The most popular third party hardware is the Action Replay cartridge. Popular during the Saturns commercial life as a means to access import titles, the cartridge also provides a facility for entering cheat codes, additonal RAM and a save-game backup facility. When using the Action Replay cartridge the user must remember to manually copy data from the Saturns internal memory to the Action Replays save game memory. Neglecting to do this will leave the data in the Saturn’s failure prone battery-backed up save game memory instead.

Some older Action Replay cartridges also feature a serial port on the top of the cartridge. This allows you to transfer save game data from the cartridge to a computer equipped with a legacy serial port. Later revisions of the cartridge dropped this connector though it is possible to modify the cartridge and add it again. A very small number of games (King of Fighters 95, Ultraman, In The Hunt and Panzer Dragoon Saga) may have compatibility problems with the Action Replay cartridge.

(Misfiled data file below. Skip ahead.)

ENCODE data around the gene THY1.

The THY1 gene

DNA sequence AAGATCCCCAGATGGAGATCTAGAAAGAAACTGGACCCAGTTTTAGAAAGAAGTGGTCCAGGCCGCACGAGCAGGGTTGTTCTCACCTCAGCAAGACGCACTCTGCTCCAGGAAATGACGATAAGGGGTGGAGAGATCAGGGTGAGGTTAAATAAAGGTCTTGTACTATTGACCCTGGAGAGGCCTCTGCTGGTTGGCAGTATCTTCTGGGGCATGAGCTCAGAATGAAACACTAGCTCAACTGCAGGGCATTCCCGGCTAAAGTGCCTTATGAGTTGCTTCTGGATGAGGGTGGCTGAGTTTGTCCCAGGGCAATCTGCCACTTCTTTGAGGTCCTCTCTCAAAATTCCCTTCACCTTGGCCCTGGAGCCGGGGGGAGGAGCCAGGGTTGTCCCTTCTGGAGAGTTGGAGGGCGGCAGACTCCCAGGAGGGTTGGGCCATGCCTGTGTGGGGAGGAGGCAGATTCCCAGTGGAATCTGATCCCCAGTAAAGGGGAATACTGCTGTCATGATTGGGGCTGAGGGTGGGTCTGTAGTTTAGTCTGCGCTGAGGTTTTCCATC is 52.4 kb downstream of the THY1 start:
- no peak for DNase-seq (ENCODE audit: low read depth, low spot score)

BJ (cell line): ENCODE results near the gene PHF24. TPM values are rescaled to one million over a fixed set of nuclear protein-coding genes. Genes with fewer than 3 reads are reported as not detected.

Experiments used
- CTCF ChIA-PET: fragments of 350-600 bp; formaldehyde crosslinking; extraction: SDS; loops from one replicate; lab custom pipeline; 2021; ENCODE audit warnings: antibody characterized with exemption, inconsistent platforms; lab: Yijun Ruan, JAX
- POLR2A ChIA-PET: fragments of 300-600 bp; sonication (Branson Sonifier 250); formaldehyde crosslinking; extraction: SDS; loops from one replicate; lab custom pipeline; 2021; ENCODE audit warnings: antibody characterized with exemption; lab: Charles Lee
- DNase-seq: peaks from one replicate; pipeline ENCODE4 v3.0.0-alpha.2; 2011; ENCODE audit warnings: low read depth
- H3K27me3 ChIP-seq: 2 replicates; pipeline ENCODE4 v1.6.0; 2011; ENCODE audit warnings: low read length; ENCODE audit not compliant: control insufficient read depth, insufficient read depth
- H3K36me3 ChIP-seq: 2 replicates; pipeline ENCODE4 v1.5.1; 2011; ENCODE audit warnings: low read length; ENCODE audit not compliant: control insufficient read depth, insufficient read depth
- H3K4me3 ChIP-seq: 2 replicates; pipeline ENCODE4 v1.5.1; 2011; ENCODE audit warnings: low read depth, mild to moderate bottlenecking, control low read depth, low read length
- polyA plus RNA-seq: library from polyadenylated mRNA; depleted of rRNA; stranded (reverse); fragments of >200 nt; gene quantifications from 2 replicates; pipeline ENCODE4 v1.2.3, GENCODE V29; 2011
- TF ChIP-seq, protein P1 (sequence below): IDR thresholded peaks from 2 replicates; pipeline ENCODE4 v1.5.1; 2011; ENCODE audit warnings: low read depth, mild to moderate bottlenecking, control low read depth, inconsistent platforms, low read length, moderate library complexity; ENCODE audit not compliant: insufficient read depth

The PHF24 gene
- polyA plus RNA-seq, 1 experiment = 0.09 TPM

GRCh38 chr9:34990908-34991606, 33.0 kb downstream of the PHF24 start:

The Saturn’s cartrdge slot is particularly prone to failure due to wear and tear. If possible, limit the number of cartridge swaps you perform. Most users typically keep the Action Replay cartridge in the system and remove it only when absolutely necessary.

Hardware revisions

The "This is Cool" or Skeleton Saturn is a desirable collectors item.
The “This is Cool” or Skeleton Saturn is a desirable collectors item.

As shown at the start of the article, there were two revisions of the basic Saturn hardware, known as Model 1 and Model 2. Model 1 consoles have oval power and reset buttons and model 2 machines have round buttons. Internally, the consoles have different types of CD cable, which can complicate efforts to install copy-protection bypassing modchips. While there were no other major revisions to the Saturn hardware, there were several minor revisions to the machines motherboard during its lifespan.

Some gamers consider the model 1 and early model 2 consoles to have a better quality RGB signal than the later model 2 machines. The difference is negligible at best and some users debate whether it exists at all. Some later revison model 2 consoles (usually VA8 and VA9 motherboards) have a problem where there is a slight ripple to the picture. This is believed to be caused by interference from the power supply. If possible, test the model 2 console before you purchase it or look for a model 1 Saturn.